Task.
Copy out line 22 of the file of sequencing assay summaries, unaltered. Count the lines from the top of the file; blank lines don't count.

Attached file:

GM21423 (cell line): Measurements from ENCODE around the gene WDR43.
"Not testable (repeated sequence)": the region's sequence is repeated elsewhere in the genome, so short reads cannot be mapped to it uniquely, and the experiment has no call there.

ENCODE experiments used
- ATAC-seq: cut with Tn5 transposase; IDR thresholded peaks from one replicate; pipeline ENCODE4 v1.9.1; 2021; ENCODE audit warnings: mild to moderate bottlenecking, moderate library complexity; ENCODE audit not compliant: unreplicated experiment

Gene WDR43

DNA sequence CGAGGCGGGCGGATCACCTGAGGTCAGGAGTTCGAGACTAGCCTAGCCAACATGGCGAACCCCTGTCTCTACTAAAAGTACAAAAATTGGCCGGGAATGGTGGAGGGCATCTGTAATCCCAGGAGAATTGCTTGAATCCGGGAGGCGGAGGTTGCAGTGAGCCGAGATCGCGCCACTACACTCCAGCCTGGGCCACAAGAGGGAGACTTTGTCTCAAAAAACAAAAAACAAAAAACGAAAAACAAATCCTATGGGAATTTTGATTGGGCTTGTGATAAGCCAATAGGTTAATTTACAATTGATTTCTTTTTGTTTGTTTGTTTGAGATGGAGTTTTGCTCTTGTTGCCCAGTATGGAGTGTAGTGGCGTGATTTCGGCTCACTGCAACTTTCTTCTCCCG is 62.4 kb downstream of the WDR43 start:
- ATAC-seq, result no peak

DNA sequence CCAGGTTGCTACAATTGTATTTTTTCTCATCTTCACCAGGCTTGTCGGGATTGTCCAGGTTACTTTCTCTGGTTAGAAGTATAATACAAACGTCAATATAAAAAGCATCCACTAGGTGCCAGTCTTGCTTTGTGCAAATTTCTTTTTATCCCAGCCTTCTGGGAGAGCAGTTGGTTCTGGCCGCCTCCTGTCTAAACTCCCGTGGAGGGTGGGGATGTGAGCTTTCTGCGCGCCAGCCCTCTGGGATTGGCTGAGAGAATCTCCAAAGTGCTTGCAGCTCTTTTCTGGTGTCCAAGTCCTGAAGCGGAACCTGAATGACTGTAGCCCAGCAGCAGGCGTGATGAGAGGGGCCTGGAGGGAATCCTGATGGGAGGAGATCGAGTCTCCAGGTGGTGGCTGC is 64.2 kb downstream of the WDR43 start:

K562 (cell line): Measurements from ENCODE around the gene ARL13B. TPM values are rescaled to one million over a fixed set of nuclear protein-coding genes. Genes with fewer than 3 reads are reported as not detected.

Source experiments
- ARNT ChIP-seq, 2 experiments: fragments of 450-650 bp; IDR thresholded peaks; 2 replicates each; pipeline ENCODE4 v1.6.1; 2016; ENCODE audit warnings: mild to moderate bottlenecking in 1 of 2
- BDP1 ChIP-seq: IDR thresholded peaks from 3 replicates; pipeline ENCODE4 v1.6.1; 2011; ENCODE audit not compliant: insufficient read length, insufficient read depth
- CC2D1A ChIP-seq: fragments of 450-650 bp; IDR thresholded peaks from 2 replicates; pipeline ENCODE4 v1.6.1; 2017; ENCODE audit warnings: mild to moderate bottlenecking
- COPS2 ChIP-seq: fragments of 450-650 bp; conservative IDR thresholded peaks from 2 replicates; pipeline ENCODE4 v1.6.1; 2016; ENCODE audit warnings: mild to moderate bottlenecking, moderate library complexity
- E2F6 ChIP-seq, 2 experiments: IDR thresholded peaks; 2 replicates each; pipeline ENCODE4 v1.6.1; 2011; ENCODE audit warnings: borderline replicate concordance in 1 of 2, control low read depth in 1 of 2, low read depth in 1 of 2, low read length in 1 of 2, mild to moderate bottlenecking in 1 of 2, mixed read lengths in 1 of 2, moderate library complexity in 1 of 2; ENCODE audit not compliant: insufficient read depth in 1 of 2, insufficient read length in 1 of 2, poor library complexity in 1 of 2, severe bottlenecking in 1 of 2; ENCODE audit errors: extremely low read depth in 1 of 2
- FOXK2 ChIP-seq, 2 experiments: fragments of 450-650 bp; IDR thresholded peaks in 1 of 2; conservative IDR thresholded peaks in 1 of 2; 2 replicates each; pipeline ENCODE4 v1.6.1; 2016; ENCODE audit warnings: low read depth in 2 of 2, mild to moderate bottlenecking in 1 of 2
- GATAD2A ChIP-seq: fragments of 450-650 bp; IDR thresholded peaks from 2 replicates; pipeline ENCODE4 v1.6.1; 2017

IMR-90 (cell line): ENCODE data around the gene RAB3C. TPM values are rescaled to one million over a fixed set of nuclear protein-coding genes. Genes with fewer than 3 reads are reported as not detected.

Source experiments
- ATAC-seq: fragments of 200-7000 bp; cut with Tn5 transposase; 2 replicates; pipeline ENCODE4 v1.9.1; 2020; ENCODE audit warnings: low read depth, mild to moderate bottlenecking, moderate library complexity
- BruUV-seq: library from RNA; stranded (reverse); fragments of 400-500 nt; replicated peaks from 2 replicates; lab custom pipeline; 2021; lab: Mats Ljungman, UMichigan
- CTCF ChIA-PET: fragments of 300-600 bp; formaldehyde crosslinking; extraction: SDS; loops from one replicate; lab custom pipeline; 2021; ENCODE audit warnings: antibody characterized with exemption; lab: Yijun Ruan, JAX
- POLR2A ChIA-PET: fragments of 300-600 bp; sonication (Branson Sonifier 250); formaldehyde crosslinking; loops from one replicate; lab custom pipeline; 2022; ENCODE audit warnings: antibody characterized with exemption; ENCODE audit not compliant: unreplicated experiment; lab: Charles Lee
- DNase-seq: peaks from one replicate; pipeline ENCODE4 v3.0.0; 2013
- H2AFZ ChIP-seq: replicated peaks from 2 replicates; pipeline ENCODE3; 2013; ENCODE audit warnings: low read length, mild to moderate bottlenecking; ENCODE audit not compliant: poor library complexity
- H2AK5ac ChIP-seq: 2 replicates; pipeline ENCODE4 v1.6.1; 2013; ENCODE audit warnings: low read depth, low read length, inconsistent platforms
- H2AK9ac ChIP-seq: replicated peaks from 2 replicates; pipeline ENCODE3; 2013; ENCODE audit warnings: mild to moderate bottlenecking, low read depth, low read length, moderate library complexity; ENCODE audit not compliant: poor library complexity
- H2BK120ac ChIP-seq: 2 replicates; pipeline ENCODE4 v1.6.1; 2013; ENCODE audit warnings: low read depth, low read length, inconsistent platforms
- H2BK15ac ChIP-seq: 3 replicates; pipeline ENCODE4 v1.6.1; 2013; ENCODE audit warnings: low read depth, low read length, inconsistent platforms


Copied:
- CTCF ChIA-PET: fragments of 300-600 bp; formaldehyde crosslinking; extraction: SDS; loops from one replicate; lab custom pipeline; 2021; ENCODE audit warnings: antibody characterized with exemption; lab: Yijun Ruan, JAX